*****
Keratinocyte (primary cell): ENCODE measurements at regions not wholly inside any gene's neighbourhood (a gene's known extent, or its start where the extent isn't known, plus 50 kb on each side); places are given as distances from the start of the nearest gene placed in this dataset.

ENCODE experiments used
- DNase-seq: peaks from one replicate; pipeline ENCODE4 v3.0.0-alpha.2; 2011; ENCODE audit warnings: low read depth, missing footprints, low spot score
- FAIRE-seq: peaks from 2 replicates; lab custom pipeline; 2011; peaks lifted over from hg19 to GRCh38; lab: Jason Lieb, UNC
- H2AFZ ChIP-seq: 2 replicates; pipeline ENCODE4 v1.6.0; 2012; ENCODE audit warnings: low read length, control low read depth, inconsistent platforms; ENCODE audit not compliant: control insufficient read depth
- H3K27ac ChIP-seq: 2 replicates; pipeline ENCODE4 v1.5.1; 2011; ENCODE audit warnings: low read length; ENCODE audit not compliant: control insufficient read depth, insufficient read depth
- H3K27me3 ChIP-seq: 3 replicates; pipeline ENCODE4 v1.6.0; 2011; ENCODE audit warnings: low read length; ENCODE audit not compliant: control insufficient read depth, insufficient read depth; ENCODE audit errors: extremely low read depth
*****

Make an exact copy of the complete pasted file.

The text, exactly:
Keratinocyte (primary cell): ENCODE measurements at regions not wholly inside any gene's neighbourhood (a gene's known extent, or its start where the extent isn't known, plus 50 kb on each side); places are given as distances from the start of the nearest gene placed in this dataset.

ENCODE experiments used
- DNase-seq: peaks from one replicate; pipeline ENCODE4 v3.0.0-alpha.2; 2011; ENCODE audit warnings: low read depth, missing footprints, low spot score
- FAIRE-seq: peaks from 2 replicates; lab custom pipeline; 2011; peaks lifted over from hg19 to GRCh38; lab: Jason Lieb, UNC
- H2AFZ ChIP-seq: 2 replicates; pipeline ENCODE4 v1.6.0; 2012; ENCODE audit warnings: low read length, control low read depth, inconsistent platforms; ENCODE audit not compliant: control insufficient read depth
- H3K27ac ChIP-seq: 2 replicates; pipeline ENCODE4 v1.5.1; 2011; ENCODE audit warnings: low read length; ENCODE audit not compliant: control insufficient read depth, insufficient read depth
- H3K27me3 ChIP-seq: 3 replicates; pipeline ENCODE4 v1.6.0; 2011; ENCODE audit warnings: low read length; ENCODE audit not compliant: control insufficient read depth, insufficient read depth; ENCODE audit errors: extremely low read depth